At a Seattle women-in-business networking event last Thursday (thanks Su-Zette Sparks and all the other amazing women at Russell Investments) a woman I had just met called me fearless. When the word touched my ears, I turned around and looked behind me certain that it couldn’t possibly be me she was referring to. But it was me. Have you ever had one of those moments? It was as if she said to me “Oh you’re the star center for the Seattle Storm basketball team!” Yeah right. All 5’2” and every non-athletic, slightly overweight bit of me!
I used to have tons of fears, so being called fearless by a stranger is something new. I looked back across the Collective Self blog entries from the past year to see what happened to me and my fears that would warrant this reaction. As it turns out, I’m not fearless: surprise, surprise. It’s just that I’ve gotten a remarkable amount of experience seeing, facing, and moving through those fears as part of self-organizing groups and communities. To the point that, as of this summer, I became able to easily identify individual fears that show up as one of three types:
- Type 1: Scooby-Doo ghosts: that is, illusions that aren’t based in reality, can’t actually hurt me and those I care about, and therefore I don’t actually need (non-cartoon watching friends, Scooby Doo was a cartoon TV show favorite from my childhood that involved a group of friends solving mysteries and unmasking ghosts or monsters that ended up never actually being real ghosts or monsters)
- Type 2: Self-organizing group boundary indicators: a sign that I’m nearing the boundary of one of my self-organizing groups and should pay closer attention to the needs of the group and my individual self to either bring the group closer together or recognize that it’s time for me to let go of the group
- Type 3: Warnings of imminent danger to my individual self’s life, like the time a mother bear with cubs crossed my path while I was hiking in the woods
As an individual, I have #3 hard-wired into me. I think we all do. As self-organizing groups and communities, we also appear to have a triage system hard-wired into us that allows us to distinguish different types of fear and make smarter choices about how we choose to act.
Being seen by a stranger as fearless has its perks, I suppose. That woman, for example, may decide to actually look at the business card I gave her, connect with me again, or read the Collective Self blog, or even hire members of my community as consultants. But get closer to me, and you’ll know that this isn’t fearlessness. I move in the world today as self-organizing groups and communities—living beings that have remarkably good fear-identification and triage systems built into them.
Reflection on past Collective Self blog posts reveals a 3-step process for moving through individual fears that I’ve been living as these groups:
- Step 1: As an individual, feel fear/be afraid of something
- Step 2: As a self-organizing group, experience facing your fears, together, in a safe environment and get lots of practice identifying what type of fears your fears actually are (Scooby-Doo ghost? Boundary indicator? My self-organizing groups teach me both when they have my full attention “Lori, you’re being an idiot right now. That fear is unwarranted.” and just as often when they have just part of my attention or we’re focusing on something else entirely, as the examples that follow demonstrate.)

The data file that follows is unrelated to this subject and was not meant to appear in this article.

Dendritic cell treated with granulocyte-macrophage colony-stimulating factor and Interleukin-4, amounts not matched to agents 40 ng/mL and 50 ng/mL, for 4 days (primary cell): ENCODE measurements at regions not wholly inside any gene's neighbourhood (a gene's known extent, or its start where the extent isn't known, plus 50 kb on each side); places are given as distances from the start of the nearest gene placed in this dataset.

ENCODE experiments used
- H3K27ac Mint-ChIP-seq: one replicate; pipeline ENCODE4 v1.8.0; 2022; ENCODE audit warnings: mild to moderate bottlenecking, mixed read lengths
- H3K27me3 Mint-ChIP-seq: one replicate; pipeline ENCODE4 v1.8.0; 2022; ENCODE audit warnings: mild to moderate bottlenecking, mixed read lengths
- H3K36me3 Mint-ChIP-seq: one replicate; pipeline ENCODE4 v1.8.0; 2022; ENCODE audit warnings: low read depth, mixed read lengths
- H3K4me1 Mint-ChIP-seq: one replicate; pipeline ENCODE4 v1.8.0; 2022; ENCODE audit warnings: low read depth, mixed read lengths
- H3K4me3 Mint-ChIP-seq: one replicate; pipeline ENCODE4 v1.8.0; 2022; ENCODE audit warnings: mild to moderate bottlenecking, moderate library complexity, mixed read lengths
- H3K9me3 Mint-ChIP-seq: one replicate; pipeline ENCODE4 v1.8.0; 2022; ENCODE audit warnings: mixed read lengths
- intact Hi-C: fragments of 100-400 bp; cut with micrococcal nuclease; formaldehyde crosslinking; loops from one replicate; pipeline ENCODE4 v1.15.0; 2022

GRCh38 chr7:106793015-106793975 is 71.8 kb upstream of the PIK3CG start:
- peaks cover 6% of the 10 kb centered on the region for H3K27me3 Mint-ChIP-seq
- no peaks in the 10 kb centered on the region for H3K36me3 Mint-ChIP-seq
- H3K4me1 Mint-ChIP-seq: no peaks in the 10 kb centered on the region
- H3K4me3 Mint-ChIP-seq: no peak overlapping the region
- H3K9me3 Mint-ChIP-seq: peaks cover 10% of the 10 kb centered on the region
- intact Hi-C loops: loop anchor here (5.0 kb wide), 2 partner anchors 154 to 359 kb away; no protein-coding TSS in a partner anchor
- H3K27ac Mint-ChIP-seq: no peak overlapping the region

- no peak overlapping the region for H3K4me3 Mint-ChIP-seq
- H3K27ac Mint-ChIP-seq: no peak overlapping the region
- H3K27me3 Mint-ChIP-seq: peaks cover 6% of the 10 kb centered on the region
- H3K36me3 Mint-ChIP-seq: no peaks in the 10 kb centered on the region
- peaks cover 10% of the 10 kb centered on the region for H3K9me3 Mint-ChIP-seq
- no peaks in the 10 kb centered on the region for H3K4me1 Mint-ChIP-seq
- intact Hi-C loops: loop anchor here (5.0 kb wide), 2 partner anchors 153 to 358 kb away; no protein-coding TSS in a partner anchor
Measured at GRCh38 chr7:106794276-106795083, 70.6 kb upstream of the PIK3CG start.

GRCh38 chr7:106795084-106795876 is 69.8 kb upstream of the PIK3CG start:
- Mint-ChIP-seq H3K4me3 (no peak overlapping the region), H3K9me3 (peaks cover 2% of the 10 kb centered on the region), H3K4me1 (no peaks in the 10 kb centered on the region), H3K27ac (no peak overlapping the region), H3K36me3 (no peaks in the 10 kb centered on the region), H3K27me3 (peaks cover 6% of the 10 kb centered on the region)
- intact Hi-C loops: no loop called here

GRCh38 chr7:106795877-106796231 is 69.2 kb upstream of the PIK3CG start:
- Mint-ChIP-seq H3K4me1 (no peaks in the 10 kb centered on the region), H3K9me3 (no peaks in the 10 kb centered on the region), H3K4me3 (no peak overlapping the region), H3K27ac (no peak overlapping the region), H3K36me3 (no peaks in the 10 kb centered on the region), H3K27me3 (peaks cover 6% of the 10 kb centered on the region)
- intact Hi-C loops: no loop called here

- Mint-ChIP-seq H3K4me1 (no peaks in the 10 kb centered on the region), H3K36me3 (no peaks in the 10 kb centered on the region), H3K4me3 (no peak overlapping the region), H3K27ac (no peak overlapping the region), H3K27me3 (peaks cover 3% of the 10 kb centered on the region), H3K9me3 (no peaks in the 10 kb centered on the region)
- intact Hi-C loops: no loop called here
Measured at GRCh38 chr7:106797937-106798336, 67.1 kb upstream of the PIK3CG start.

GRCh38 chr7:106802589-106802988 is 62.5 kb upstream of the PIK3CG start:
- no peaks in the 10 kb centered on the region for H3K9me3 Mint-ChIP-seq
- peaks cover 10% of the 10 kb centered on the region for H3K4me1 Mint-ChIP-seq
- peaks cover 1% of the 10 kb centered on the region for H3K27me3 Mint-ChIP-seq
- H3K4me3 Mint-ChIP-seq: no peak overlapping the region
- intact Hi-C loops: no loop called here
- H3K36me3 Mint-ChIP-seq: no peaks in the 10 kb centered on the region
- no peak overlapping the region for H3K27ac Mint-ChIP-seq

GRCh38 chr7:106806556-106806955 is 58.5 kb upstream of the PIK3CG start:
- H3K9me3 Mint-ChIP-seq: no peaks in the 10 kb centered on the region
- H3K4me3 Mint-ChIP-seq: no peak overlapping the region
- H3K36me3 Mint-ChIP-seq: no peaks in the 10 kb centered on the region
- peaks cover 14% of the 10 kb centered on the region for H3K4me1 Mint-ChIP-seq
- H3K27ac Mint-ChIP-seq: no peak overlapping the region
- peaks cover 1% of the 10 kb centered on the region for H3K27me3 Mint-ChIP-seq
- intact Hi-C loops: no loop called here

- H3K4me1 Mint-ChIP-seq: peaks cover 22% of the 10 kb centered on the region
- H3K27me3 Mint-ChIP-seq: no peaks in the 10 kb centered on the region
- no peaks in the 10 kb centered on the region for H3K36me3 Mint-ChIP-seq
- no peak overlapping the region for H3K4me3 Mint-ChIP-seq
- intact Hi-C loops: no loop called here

- Step 3: As a self-organizing community, move with and through the fear to the point that it no longer matters (just a Scooby Doo ghost) or is experienced as an important tool (a self-organizing group boundary indicator, for example)
I love examples, so here are three from my own experience. Suggest reading the example that sounds most interesting now and coming back to read all three when you’re consciously trying to understand and move through a fear of your own.
Fear example 1 – using a crowded urban park:
- Lori’s individual fear: “I will be mugged, bothered, and/or saddened by pan-handling and homeless people if I use Cal Anderson Park —the large park in my busy urban neighborhood—in the evenings.” This fear stopped me from using this park for years.
- Practicing using Cal Anderson Park as self-organizing groups:
- More fearlessly using Cal Anderson Park in the evenings as a self-organizing community (read from “In the Park” down): May 2011 example
Fear example 2 – using “woo woo” language:
- Lori’s individual fear: “I regularly experience synchronicity as these groups, but if I use words like synchronicity or serendipity in my writing, I may not be taken seriously as a researcher.”
- Practicing using the word synchronicity in my work, in February 2011
- In August 2011, more fearlessly using synchronicity (also notice community response in comments following the blog posts):
- Instance 1 (scroll to the details of hint #9 in this post)
- Instance 2 (scroll to The River Place in this post)
Fear example 3 – sharing my whole self:
- Lori’s individual fear: “If I share my whole self in the Collective Self blog, my individual experiences may interfere with the group and community experiences I am trying to document.”
- Practicing showing up as my whole self on the Collective Self blog (in both cases, as/helped by a self-organizing group):
- In August 2011, more fearlessly showing up as my whole self (more visibly showing up as a learner within the Collective Self community than ever before)
My self-organizing groups help me practice moving with and letting go of fear, and my self-organizing community pulls and pushes me through fears to give me an even broader and deeper perspective on them. As we pass through these fears together, the fears that don’t matter cease to exist and the fears that do matter have become valuable teachers and tools.